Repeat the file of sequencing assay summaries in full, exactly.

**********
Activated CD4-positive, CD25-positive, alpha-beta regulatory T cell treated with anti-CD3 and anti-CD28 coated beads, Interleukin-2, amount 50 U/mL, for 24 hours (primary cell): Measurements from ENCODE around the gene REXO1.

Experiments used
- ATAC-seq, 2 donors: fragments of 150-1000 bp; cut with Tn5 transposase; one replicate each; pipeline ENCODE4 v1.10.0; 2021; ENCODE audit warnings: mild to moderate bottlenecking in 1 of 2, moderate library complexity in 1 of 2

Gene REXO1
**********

Activated CD4-positive, CD25-positive, alpha-beta regulatory T cell treated with anti-CD3 and anti-CD28 coated beads, Interleukin-2, amount 50 U/mL, for 24 hours (primary cell): Measurements from ENCODE around the gene REXO1.

Experiments used
- ATAC-seq, 2 donors: fragments of 150-1000 bp; cut with Tn5 transposase; one replicate each; pipeline ENCODE4 v1.10.0; 2021; ENCODE audit warnings: mild to moderate bottlenecking in 1 of 2, moderate library complexity in 1 of 2

Gene REXO1